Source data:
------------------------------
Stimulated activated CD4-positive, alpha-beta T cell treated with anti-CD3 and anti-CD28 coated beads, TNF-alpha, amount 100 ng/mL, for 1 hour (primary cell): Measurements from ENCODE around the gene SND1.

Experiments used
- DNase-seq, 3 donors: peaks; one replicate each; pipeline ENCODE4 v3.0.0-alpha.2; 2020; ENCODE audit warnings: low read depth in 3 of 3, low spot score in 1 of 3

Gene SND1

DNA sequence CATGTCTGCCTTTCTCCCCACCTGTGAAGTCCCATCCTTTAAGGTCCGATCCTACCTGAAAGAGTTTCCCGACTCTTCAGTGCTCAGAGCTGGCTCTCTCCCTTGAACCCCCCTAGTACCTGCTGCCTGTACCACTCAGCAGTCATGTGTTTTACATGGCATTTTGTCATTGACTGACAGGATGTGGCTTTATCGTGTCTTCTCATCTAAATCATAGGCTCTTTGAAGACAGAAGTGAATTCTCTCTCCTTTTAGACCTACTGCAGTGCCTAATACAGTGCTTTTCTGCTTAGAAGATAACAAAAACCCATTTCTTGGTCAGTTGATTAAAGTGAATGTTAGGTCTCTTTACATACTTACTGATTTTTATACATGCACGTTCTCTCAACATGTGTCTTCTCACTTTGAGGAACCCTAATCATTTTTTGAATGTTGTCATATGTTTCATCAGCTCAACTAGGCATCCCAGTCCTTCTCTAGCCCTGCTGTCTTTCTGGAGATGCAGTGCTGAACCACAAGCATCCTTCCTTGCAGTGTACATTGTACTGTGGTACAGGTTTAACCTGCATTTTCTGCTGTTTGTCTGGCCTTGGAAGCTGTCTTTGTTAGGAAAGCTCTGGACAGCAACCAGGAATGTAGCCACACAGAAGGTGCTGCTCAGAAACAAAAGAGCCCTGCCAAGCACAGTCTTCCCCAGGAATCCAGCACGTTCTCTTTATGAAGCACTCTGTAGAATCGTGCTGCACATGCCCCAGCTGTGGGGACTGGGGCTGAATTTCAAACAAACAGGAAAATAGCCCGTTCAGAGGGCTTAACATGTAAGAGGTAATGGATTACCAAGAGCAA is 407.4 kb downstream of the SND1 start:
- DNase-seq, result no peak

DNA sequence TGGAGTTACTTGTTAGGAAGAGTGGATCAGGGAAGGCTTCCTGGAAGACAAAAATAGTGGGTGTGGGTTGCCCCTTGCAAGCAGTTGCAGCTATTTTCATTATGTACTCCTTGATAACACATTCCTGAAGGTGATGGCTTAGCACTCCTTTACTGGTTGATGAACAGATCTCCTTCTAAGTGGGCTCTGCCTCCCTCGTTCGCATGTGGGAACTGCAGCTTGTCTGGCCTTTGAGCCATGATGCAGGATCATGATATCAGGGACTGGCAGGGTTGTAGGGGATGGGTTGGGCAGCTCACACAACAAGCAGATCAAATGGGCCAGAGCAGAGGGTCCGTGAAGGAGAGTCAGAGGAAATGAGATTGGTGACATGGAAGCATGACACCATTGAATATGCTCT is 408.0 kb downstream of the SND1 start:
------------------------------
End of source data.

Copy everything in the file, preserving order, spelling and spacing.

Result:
Stimulated activated CD4-positive, alpha-beta T cell treated with anti-CD3 and anti-CD28 coated beads, TNF-alpha, amount 100 ng/mL, for 1 hour (primary cell): Measurements from ENCODE around the gene SND1.

Experiments used
- DNase-seq, 3 donors: peaks; one replicate each; pipeline ENCODE4 v3.0.0-alpha.2; 2020; ENCODE audit warnings: low read depth in 3 of 3, low spot score in 1 of 3

Gene SND1

DNA sequence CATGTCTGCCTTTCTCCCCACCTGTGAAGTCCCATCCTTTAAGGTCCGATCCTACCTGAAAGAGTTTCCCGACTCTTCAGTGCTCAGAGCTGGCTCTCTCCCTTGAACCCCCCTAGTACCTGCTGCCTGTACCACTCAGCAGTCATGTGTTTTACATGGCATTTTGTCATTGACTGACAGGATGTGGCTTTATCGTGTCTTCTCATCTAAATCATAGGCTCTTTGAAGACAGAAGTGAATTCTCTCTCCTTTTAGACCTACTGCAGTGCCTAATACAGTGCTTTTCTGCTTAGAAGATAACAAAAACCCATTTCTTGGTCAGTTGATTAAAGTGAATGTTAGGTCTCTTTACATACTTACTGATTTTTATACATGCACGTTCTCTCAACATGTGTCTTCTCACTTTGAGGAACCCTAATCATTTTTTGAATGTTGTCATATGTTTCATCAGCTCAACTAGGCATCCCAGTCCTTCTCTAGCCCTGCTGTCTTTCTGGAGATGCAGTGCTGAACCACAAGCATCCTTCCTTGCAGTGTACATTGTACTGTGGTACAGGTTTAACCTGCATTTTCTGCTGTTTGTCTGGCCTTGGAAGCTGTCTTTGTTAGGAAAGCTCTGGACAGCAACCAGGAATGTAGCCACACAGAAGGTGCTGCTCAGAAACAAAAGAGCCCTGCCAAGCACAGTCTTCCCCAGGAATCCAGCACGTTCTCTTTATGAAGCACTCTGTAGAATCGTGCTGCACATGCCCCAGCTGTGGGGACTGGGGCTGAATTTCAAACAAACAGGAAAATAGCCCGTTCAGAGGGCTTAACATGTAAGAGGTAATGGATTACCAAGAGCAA is 407.4 kb downstream of the SND1 start:
- DNase-seq, result no peak

DNA sequence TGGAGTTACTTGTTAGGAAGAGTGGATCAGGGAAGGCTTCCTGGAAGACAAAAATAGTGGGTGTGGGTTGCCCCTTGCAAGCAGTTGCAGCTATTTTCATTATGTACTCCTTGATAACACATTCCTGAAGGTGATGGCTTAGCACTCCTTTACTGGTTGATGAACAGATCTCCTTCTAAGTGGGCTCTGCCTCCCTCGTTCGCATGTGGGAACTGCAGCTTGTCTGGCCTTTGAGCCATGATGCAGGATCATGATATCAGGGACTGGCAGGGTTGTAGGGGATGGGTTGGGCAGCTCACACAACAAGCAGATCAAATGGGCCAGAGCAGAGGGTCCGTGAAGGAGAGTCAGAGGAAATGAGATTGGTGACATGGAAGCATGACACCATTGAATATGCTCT is 408.0 kb downstream of the SND1 start: